Military servicemen who witnessed atmospheric tests of atomic bombs in the 1950s don't have an increased risk of death, or of death from cancer, compared to people who were in the armed services at the time but weren't near the explosions.
That's the main conclusion of a study, seven years in the making, released by the National Academy of Sciences' Institute of Medicine (IOM) yesterday.
The "atomic veterans," as they're sometimes called, do have a somewhat larger-than-expected rate of leukemia, a blood-cell cancer that can be caused by radiation. However, the increase is small--about 25 "excess" cases of leukemia in a group of about 68,000 servicemen studied--and may have occurred simply by chance.
The question of whether thousands of soldiers were put in harm's way during the Cold War has provoked bitter debate since 1976, when a veteran dying of leukemia in Idaho asserted his illness stemmed from radiation exposure suffered during a 1957 bomb test in Nevada.
The question has also been unusually hard to answer. The National Academy of Sciences oversaw a study in the 1980s that was officially withdrawn in 1992 after researchers learned the Defense Department's roster of exposed soldiers was highly inaccurate. The new study, done by the IOM's staff at the cost of about $4.3 million, and with a much more exhaustive search for test witnesses, replaces it.
"This study is the biggest, and really the best," said Harvey Checkoway, an epidemiologist at the University of Washington who helped advise the IOM researchers.
The findings, however, are unlikely to change some minds.
"I'm not convinced at all," said Robert Campbell, a 67-year-old veteran from Portland, Me., who watched several explosions from Eniwetok atoll, where he was an Army clerk for 13 months. He's done his own enumeration, and believes there are more cancer deaths than the epidemiologists found.
The study's conclusions will have no immediate effect on policy. The Department of Veterans Affairs already has a list of diseases it presumes to be "exposure-related" for purposes of compensation, if a veteran can prove he was exposed to a specified minimum dose of radiation.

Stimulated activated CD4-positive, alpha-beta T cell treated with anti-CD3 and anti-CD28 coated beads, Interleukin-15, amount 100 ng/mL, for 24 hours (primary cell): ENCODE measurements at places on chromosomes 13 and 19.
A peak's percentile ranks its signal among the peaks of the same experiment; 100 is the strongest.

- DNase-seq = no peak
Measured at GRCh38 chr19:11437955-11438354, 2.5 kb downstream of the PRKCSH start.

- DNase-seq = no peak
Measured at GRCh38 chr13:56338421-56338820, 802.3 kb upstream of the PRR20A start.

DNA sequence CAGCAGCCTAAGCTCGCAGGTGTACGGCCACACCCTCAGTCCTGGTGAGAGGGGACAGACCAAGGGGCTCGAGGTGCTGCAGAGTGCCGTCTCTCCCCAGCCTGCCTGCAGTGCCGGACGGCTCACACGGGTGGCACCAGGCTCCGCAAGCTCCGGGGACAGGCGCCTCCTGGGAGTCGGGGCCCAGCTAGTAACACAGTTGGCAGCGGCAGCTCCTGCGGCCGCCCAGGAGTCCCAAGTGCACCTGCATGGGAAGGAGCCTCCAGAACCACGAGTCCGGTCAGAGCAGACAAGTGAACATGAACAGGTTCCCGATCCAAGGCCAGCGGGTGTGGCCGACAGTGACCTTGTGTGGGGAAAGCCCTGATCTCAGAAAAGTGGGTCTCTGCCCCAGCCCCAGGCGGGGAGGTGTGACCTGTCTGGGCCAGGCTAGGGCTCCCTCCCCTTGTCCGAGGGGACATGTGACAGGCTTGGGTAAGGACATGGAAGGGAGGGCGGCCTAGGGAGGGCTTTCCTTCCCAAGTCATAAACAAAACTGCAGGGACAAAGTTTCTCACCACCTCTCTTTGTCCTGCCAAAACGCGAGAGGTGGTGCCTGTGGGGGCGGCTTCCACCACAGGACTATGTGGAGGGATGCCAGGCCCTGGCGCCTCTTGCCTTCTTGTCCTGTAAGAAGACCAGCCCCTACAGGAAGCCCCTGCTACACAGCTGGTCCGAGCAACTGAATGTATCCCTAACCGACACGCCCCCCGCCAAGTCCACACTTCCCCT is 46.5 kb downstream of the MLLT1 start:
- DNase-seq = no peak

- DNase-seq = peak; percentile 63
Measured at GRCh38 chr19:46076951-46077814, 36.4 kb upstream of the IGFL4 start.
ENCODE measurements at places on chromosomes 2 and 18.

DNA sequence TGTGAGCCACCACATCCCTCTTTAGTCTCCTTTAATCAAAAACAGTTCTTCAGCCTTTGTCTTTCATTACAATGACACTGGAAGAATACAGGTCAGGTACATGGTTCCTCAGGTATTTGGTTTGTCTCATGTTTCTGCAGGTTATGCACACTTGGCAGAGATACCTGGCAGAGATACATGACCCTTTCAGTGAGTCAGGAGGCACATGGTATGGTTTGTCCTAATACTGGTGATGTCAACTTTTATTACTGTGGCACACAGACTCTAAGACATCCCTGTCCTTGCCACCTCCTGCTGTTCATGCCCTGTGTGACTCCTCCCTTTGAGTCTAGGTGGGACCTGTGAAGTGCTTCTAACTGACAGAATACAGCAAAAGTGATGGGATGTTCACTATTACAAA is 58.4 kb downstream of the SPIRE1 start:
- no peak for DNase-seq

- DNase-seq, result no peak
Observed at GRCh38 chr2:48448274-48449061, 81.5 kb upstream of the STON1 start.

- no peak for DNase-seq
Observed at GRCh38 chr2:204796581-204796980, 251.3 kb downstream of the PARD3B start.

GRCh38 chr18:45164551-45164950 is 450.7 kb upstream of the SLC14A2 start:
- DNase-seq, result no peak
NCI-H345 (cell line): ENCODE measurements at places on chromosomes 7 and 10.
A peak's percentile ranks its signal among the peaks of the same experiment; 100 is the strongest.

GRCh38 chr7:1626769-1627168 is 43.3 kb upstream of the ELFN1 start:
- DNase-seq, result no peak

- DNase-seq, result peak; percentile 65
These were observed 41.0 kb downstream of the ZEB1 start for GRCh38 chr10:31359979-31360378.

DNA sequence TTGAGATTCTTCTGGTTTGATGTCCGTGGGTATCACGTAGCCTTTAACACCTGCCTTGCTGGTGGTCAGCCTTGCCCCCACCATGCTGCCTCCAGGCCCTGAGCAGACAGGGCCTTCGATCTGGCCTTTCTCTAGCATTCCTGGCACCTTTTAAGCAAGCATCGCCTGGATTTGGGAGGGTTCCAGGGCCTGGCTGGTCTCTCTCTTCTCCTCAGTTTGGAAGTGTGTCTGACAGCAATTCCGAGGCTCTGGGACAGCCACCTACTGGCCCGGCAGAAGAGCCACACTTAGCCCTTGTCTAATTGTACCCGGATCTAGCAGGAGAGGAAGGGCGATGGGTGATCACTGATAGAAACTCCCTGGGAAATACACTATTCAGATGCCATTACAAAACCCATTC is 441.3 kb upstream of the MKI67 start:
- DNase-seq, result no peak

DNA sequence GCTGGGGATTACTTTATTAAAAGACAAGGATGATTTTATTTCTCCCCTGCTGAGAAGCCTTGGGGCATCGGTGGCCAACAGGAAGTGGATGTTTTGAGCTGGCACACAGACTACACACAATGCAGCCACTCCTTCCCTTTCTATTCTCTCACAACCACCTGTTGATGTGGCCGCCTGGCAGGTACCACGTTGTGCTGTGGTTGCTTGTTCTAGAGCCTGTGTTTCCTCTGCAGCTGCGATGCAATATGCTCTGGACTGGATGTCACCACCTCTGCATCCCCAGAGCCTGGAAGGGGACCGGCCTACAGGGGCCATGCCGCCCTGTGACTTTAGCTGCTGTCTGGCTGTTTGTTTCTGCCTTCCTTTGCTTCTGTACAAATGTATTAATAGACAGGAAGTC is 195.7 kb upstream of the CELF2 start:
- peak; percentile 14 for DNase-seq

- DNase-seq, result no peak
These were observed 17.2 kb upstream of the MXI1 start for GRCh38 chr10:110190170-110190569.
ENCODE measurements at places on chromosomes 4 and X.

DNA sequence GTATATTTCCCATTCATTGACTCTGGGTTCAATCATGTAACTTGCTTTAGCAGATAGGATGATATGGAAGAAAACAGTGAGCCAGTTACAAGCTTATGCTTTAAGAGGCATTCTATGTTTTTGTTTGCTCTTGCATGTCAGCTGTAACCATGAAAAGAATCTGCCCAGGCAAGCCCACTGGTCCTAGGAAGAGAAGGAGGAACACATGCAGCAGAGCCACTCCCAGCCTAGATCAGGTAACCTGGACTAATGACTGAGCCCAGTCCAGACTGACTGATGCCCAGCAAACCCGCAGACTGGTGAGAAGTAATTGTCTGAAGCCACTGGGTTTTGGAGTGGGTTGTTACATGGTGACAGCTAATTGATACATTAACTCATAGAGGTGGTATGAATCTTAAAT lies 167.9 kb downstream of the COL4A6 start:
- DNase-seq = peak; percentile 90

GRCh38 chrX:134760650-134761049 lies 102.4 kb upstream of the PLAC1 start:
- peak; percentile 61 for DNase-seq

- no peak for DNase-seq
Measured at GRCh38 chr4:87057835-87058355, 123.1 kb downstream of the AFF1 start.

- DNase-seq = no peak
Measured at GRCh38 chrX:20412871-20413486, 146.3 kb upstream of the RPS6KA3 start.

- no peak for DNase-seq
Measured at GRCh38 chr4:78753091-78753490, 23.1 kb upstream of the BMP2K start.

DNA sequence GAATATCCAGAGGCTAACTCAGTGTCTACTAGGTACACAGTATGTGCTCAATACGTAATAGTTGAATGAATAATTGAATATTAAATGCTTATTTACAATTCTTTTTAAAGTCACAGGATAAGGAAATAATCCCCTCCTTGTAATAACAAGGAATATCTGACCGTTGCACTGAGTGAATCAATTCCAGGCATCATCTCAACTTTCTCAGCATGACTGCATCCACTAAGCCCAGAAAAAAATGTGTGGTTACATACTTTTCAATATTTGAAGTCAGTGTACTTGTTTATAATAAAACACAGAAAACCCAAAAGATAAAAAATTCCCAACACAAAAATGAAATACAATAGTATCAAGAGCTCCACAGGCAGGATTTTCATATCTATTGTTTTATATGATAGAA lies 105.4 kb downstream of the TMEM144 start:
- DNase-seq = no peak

About 200,000 Defense Department personnel were exposed to atmospheric radiation between 1945 and the end of above-ground testing in 1963. In most cases, they were soldiers and sailors on military outposts or ships who were miles from the detonation sites.
The new study looked at the experience of 68,168 people who attended five series of tests--three in the South Pacific, and two in Nevada--where 62 bombs were exploded between 1951 and 1957. Their experience was compared to that of a group of 65,000 people, matched for age, military occupation, pay-grade and other variables.
About one-quarter of the people in each group are dead. The researchers located the death certificates of about 92 percent of them, tabulated the causes, and compared the findings.
There was no increase in mortality in the bomb-test witnesses. That group, however, had a slightly higher rate of death from accidents and suicide, and a slightly higher rate of death from leukemia, although the latter was not statistically significant. The increased rate of leukemia death was found only in the Nevada witnesses. Why that was so--or whether it happened simply by chance--is unknown.
The study also found a slight increase in nasal cancer--a very rare disease--and prostate cancer--a very common one--in the bomb witnesses. Neither cancer is thought to be related to radiation exposure.
"The set of leukemia findings is consistent with the results of other studies of military participants in nuclear tests, and consistent with the hypothesis that these are radiation effects," wrote Susan Thaul, the IOM epidemiologist who directed the study. "The other findings listed are more likely to be chance occurrences."
The researchers had hoped to correlate mortality and radiation exposure, with the latter obtained from monitoring badges some soldiers wore at the time, or from estimates made later based on units' proximity to the blasts and weather conditions at the time. However, they concluded the data that exist were not good enough to support such a "dose-response" analysis, so one wasn't done.
Studies of the survivors of the Hiroshima and Nagasaki bombings that ended World War II found increased rates of leukemia and, to a lesser degree, cancer of other organs, such as thyroid, lung, breast, esophagus and colon.
A study of the health of children who were exposed to the bomb blasts as fetuses found no increase in cancer deaths or other deaths, through 1985. In general, scientists have been surprised at how little the long-term health of Japanese bomb survivors seems to have been changed by their exposure.
CAPTION: The study looked at the experience of 68,168 people who attended five series of atomic bomb tests--three in the South Pacific, and two in Nevada--between 1951 and 1957.